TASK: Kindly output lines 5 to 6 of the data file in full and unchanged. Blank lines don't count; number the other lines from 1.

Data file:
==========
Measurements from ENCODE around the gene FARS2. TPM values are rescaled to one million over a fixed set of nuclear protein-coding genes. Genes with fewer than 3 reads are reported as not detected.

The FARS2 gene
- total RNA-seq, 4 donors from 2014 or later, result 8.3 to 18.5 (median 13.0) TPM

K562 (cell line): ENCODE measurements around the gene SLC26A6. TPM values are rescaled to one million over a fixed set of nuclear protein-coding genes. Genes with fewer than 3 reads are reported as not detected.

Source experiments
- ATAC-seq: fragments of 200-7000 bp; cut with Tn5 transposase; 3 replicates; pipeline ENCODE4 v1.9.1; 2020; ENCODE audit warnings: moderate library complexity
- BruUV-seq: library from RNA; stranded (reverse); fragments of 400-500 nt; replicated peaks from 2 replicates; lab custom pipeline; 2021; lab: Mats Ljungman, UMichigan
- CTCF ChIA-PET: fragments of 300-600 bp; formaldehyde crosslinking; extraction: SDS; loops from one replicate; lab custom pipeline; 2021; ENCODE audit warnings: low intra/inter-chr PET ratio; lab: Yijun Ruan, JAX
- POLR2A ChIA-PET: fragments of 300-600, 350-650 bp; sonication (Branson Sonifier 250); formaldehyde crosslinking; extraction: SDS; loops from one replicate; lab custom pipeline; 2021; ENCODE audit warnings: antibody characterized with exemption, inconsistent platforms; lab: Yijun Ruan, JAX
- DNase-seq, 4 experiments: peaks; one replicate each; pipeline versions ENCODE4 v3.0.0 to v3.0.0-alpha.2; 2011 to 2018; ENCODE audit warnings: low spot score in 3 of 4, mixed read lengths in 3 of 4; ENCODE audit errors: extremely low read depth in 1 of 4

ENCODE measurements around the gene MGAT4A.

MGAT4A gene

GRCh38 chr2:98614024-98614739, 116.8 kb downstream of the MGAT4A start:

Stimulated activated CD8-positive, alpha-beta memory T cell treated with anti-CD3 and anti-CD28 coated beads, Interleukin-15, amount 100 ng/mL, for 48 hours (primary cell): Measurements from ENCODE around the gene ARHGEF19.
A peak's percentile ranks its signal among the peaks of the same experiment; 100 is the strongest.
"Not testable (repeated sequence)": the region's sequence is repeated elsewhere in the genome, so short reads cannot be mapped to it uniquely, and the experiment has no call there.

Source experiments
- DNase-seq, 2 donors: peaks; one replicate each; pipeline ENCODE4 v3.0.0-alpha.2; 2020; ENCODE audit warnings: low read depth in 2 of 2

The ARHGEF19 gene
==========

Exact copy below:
Source experiments
- ATAC-seq: fragments of 200-7000 bp; cut with Tn5 transposase; 3 replicates; pipeline ENCODE4 v1.9.1; 2020; ENCODE audit warnings: moderate library complexity